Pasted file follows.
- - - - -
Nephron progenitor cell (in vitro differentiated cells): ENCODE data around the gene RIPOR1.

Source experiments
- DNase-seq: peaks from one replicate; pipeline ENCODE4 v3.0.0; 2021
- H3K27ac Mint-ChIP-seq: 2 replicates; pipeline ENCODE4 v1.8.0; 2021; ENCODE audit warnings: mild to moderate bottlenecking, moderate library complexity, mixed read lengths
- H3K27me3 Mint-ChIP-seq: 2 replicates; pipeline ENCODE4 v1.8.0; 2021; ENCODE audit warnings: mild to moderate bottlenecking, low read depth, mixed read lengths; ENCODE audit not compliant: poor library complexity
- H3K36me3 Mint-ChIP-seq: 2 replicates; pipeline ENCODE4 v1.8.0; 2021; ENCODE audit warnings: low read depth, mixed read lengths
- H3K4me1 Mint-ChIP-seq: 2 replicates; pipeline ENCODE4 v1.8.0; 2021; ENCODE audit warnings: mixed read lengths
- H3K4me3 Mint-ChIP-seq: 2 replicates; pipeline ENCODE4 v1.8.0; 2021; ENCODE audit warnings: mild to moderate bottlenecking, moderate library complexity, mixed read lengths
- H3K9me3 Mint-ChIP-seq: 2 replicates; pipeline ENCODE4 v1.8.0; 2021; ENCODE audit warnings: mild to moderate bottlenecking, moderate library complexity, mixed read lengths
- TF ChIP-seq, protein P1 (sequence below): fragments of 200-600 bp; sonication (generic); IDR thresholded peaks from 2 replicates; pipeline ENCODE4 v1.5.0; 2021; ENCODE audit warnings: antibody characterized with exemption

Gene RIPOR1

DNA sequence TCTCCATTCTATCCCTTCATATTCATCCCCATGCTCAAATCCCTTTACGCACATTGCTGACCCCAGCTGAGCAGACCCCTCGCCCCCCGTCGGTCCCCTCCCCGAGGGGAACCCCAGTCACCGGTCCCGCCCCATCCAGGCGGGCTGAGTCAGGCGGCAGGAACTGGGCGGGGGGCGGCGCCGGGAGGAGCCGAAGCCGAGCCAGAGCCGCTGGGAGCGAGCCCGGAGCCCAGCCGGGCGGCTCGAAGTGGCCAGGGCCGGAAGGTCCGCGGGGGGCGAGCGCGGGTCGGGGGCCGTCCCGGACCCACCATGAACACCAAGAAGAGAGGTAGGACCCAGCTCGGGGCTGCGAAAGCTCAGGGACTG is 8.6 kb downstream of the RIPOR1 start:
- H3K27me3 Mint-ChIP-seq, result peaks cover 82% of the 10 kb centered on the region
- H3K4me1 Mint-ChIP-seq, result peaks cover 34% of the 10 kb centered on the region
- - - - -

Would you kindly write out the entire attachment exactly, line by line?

Nephron progenitor cell (in vitro differentiated cells): ENCODE data around the gene RIPOR1.

Source experiments
- DNase-seq: peaks from one replicate; pipeline ENCODE4 v3.0.0; 2021
- H3K27ac Mint-ChIP-seq: 2 replicates; pipeline ENCODE4 v1.8.0; 2021; ENCODE audit warnings: mild to moderate bottlenecking, moderate library complexity, mixed read lengths
- H3K27me3 Mint-ChIP-seq: 2 replicates; pipeline ENCODE4 v1.8.0; 2021; ENCODE audit warnings: mild to moderate bottlenecking, low read depth, mixed read lengths; ENCODE audit not compliant: poor library complexity
- H3K36me3 Mint-ChIP-seq: 2 replicates; pipeline ENCODE4 v1.8.0; 2021; ENCODE audit warnings: low read depth, mixed read lengths
- H3K4me1 Mint-ChIP-seq: 2 replicates; pipeline ENCODE4 v1.8.0; 2021; ENCODE audit warnings: mixed read lengths
- H3K4me3 Mint-ChIP-seq: 2 replicates; pipeline ENCODE4 v1.8.0; 2021; ENCODE audit warnings: mild to moderate bottlenecking, moderate library complexity, mixed read lengths
- H3K9me3 Mint-ChIP-seq: 2 replicates; pipeline ENCODE4 v1.8.0; 2021; ENCODE audit warnings: mild to moderate bottlenecking, moderate library complexity, mixed read lengths
- TF ChIP-seq, protein P1 (sequence below): fragments of 200-600 bp; sonication (generic); IDR thresholded peaks from 2 replicates; pipeline ENCODE4 v1.5.0; 2021; ENCODE audit warnings: antibody characterized with exemption

Gene RIPOR1

DNA sequence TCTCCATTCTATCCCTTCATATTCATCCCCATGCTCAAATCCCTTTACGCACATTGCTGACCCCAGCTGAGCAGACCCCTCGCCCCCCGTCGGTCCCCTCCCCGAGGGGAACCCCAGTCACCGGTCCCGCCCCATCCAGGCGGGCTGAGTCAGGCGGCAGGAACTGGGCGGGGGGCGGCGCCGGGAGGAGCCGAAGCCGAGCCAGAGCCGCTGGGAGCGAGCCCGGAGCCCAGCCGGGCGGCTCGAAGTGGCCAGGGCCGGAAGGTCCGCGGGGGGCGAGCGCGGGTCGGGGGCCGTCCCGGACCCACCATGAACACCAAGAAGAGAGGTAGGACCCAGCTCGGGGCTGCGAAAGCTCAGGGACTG is 8.6 kb downstream of the RIPOR1 start:
- H3K27me3 Mint-ChIP-seq, result peaks cover 82% of the 10 kb centered on the region
- H3K4me1 Mint-ChIP-seq, result peaks cover 34% of the 10 kb centered on the region